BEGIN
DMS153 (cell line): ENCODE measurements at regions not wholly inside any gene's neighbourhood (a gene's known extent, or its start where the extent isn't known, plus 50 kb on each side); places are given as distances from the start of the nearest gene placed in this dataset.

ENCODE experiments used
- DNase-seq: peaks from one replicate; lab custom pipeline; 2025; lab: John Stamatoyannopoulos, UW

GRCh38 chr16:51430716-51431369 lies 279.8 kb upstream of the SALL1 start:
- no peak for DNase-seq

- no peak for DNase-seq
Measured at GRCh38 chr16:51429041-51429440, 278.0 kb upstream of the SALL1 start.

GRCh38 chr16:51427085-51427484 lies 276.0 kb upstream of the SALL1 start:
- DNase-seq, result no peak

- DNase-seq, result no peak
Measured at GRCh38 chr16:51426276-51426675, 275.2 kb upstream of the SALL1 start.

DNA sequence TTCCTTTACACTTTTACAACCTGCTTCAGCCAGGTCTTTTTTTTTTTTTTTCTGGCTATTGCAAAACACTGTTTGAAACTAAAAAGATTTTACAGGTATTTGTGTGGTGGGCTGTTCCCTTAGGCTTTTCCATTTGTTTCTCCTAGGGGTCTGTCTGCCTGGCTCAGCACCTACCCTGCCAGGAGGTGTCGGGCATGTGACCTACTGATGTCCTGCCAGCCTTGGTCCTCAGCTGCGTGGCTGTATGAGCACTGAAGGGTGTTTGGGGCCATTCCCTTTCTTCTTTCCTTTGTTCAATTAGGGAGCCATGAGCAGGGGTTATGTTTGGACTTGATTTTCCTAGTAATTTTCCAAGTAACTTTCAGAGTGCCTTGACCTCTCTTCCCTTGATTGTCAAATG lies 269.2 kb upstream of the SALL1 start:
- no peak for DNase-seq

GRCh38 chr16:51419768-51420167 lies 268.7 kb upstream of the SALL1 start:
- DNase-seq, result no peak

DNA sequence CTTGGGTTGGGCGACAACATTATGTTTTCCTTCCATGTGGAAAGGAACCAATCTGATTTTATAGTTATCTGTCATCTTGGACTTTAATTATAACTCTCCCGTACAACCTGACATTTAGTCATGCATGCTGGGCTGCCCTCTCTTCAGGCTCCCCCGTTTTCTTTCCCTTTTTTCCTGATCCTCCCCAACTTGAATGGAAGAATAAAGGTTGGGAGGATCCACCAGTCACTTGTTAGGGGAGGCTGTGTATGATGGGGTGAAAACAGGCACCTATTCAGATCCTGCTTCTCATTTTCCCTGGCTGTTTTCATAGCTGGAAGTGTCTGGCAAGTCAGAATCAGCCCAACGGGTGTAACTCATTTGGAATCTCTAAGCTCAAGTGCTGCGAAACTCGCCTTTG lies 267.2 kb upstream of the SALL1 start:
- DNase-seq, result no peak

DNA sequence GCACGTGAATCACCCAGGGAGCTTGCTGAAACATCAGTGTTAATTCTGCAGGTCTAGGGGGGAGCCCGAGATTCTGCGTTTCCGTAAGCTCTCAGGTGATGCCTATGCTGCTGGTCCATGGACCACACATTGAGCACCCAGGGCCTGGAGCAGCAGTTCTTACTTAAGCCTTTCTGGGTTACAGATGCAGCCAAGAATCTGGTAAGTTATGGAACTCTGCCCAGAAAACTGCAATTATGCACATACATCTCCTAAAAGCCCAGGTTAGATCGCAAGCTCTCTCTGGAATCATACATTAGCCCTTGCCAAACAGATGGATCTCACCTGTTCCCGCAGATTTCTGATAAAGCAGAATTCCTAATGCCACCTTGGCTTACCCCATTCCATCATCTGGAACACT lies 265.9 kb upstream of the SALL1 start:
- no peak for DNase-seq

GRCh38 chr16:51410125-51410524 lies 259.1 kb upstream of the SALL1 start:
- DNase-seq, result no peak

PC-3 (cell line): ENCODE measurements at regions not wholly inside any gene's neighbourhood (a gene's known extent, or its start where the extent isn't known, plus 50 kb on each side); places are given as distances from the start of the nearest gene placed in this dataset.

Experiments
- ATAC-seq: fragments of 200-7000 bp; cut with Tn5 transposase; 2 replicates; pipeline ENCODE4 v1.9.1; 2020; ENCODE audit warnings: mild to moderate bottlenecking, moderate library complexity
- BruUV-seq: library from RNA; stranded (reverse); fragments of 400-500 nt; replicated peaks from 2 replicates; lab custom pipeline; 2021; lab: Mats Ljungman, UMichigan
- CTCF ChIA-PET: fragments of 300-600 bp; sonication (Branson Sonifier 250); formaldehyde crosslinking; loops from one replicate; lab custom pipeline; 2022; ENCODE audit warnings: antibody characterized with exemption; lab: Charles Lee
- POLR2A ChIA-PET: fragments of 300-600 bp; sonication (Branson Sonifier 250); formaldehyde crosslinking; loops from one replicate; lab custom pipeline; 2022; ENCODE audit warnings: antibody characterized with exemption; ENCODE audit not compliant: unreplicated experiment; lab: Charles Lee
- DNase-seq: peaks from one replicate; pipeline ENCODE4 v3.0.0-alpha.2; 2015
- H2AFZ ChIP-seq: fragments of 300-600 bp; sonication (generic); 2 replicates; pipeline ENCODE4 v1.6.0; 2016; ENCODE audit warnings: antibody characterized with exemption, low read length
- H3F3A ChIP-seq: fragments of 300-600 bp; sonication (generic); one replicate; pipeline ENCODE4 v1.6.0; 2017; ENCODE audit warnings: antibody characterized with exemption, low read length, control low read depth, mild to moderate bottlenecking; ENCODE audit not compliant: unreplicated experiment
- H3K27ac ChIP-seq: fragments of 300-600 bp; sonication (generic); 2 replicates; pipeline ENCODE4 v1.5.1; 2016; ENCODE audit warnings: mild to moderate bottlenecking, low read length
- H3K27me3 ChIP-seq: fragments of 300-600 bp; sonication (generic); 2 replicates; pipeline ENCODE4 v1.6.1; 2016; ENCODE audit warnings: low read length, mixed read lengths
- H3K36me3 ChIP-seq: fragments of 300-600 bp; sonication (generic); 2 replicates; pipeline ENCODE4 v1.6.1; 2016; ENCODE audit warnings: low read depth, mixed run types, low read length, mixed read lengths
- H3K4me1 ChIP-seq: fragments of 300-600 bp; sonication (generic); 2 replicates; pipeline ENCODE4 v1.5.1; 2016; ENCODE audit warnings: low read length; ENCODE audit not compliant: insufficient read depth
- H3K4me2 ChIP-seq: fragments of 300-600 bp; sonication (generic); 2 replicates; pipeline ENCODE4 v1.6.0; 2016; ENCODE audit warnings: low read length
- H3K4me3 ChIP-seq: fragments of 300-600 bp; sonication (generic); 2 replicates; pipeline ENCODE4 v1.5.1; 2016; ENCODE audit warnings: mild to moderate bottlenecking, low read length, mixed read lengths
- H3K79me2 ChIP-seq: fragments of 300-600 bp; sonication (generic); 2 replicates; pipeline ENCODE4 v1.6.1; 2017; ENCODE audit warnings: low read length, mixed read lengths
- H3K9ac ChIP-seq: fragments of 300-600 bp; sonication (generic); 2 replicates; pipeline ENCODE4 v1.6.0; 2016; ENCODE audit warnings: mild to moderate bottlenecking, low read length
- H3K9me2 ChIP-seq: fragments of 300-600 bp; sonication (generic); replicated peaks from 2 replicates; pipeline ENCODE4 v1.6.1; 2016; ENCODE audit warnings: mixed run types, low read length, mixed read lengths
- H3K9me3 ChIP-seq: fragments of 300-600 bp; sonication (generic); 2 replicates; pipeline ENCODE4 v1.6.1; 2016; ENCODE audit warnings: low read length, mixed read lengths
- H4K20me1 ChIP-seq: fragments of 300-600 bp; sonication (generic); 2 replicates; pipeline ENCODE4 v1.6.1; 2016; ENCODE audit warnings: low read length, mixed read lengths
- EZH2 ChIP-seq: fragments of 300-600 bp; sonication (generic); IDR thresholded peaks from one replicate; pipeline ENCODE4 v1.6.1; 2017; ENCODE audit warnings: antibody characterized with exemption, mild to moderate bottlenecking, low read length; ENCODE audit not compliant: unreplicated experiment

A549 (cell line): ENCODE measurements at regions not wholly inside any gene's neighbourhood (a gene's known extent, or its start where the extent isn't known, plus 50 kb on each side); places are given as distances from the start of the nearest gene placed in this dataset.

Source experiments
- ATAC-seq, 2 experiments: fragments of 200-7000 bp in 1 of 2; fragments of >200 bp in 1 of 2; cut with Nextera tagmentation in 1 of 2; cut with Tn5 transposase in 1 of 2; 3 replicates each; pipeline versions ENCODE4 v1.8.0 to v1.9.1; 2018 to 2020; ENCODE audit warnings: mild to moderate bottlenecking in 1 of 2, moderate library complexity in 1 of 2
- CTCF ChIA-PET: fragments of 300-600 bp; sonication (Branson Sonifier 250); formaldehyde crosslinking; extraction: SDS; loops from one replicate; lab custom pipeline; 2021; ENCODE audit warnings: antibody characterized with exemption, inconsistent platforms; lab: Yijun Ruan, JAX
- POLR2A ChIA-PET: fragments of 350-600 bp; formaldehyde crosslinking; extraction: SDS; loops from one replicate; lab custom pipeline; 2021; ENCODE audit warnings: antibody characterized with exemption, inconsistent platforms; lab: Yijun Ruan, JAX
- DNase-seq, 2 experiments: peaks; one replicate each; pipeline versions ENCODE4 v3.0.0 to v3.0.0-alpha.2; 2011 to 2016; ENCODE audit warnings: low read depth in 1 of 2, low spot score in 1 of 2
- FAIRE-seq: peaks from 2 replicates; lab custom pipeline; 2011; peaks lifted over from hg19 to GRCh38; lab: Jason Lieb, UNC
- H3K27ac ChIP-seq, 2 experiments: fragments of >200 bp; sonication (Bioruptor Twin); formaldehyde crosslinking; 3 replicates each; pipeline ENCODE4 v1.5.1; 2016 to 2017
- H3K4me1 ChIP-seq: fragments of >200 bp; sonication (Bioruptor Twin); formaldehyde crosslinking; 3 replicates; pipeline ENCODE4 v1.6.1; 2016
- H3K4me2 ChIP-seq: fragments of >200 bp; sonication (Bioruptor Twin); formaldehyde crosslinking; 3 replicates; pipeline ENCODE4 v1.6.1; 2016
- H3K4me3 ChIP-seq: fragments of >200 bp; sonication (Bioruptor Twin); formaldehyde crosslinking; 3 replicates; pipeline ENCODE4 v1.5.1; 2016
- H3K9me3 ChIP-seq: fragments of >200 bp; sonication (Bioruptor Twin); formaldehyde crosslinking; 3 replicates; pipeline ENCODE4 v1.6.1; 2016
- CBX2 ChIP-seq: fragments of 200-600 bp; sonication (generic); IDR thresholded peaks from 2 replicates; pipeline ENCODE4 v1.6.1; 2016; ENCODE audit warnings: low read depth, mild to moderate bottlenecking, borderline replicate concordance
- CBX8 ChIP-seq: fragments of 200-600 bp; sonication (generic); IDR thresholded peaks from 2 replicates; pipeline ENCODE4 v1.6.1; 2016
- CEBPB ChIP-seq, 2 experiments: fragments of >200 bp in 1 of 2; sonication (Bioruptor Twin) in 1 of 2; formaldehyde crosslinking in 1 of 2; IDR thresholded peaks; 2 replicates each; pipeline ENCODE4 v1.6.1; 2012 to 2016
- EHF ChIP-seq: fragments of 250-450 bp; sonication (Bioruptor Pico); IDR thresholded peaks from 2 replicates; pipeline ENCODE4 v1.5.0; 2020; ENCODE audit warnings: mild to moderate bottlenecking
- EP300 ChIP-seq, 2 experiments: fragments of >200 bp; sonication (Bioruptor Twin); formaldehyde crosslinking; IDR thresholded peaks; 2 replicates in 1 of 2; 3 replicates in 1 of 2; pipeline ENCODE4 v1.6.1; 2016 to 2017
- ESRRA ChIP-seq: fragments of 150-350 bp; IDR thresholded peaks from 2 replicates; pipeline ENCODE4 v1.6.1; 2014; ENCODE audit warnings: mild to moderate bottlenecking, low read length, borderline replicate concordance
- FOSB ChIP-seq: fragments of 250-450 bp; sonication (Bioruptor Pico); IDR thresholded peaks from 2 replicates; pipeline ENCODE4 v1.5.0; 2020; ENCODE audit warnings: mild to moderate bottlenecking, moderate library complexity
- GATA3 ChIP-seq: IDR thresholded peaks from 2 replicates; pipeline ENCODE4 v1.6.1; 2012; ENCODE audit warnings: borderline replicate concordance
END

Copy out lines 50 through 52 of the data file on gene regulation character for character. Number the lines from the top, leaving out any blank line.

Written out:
- H3K27ac ChIP-seq, 2 experiments: fragments of >200 bp; sonication (Bioruptor Twin); formaldehyde crosslinking; 3 replicates each; pipeline ENCODE4 v1.5.1; 2016 to 2017
- H3K4me1 ChIP-seq: fragments of >200 bp; sonication (Bioruptor Twin); formaldehyde crosslinking; 3 replicates; pipeline ENCODE4 v1.6.1; 2016
- H3K4me2 ChIP-seq: fragments of >200 bp; sonication (Bioruptor Twin); formaldehyde crosslinking; 3 replicates; pipeline ENCODE4 v1.6.1; 2016